For years, serial numbers have been used in various locations on Fender instruments, such as the top of the neck plate, the front or back of the headstock and the back of the neck near the junction with the body.Serial numbers were stamped on the back vibrato cover plate on early ’50s Stratocaster® guitars, and on the bridge plate between the pickup and the saddles on some Telecaster® guitars.And at .95, this book could pay for itself in one deal!
A four decade tenure in the guitar-making world has given me a pretty good overview of things.
As a guitar tech and musician I’ve recorded dozens of times in real studios and played live hundreds of times.
Additionally, over 155,000 Parker serial numbers are listed, and include such invaluable information as grade, gauge, stock configuration, barrel length, and possible special orders per serial number.
Finally, the original configuration on most Parker shotguns can be verified.
The guitar’s combination of traditional magnetic pickups and piezo-electrics in the bridge allowed players to achieve both electric and impressive acoustic tones.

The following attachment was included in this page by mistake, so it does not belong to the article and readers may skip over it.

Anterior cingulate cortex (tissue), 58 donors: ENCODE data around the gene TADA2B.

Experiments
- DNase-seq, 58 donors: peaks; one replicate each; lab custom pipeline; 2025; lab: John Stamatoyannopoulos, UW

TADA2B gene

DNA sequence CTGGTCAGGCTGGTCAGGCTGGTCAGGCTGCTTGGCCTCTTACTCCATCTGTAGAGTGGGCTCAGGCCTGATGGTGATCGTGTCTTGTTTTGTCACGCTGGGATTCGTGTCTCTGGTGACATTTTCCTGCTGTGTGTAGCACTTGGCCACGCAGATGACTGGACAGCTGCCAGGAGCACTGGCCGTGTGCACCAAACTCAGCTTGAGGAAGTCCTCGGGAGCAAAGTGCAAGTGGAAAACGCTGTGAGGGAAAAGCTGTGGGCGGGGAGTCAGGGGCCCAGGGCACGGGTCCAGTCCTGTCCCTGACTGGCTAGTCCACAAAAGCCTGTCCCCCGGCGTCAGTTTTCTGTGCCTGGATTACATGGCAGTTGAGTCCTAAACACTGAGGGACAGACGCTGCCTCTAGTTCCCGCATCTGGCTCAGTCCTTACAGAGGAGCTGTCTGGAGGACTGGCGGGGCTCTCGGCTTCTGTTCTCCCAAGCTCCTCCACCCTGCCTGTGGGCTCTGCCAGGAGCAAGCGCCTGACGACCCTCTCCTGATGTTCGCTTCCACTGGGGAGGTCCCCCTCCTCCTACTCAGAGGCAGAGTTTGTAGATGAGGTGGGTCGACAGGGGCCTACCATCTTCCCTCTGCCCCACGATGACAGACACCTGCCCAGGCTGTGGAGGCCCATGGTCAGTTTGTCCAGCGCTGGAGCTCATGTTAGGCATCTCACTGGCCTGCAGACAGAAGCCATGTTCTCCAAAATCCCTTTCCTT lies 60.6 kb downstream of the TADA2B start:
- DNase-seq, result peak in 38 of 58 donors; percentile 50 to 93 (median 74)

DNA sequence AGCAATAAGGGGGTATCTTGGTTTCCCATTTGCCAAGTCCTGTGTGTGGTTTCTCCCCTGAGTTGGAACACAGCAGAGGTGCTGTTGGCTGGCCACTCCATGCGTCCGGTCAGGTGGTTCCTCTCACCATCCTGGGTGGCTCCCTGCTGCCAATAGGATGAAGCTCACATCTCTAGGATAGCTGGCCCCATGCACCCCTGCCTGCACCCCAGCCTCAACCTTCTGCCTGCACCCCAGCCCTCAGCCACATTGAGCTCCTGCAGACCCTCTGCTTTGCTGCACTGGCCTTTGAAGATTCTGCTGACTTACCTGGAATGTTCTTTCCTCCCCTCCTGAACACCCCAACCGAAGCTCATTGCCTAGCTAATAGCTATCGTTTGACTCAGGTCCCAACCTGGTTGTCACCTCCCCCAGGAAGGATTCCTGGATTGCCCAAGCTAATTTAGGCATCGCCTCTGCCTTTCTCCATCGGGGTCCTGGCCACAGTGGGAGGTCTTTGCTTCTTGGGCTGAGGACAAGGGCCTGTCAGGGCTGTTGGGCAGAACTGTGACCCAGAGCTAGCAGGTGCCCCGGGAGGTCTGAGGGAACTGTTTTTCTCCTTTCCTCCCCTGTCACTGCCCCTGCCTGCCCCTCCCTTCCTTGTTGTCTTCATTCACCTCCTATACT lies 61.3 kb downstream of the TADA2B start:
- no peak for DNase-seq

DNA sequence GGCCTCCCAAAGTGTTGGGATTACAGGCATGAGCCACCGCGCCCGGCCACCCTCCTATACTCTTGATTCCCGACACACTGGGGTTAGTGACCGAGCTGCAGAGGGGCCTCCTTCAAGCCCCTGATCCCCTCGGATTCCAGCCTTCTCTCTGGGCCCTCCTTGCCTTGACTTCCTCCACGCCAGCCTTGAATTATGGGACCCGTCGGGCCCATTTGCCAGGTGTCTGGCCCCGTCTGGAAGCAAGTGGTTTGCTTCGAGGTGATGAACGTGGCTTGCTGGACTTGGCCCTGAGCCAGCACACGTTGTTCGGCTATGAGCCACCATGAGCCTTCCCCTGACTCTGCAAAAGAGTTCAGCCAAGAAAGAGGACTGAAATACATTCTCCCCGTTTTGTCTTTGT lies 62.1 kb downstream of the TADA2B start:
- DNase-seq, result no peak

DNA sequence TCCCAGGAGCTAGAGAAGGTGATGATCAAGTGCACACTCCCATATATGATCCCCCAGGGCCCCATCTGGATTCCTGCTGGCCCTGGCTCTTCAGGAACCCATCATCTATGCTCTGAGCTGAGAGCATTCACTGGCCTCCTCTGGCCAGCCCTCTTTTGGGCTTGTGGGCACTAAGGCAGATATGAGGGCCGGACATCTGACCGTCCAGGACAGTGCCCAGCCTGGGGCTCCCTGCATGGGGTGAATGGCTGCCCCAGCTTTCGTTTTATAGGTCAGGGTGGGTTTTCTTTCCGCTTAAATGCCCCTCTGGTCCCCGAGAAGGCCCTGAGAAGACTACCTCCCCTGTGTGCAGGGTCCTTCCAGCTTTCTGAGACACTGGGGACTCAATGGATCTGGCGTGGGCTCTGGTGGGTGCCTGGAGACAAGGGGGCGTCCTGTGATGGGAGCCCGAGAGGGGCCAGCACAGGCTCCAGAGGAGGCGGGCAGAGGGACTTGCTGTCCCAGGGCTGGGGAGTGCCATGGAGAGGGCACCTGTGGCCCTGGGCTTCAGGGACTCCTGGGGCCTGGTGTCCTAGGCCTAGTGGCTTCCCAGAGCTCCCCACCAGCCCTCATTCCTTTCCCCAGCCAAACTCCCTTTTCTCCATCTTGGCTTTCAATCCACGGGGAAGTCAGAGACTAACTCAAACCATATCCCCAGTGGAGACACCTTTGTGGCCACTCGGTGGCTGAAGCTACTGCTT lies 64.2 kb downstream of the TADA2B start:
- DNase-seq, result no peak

Perhaps most significant to the guitar’s design is the almost complete absence of a neck heel to permit greater ease of access to the uppermost frets.While there have been periods of dramatic change—such as the transition periods between the Leo Fender years and the CBS years or the transition between the CBS years and the current ownership—most models are generally feature-specific and do not change from year to year.Serial numbers are also helpful in determining an instrument’s production year. Most notably, production dates have been penciled or stamped on the butt end of the heel of the neck of most guitars and basses, although there were periods when this was not consistently done (1973 to 1981, for example) or simply omitted. instrument production history, production dates have been applied to various components.In this video, he sets his sights on one of the more unusual production guitars ever made: the Parker Fly.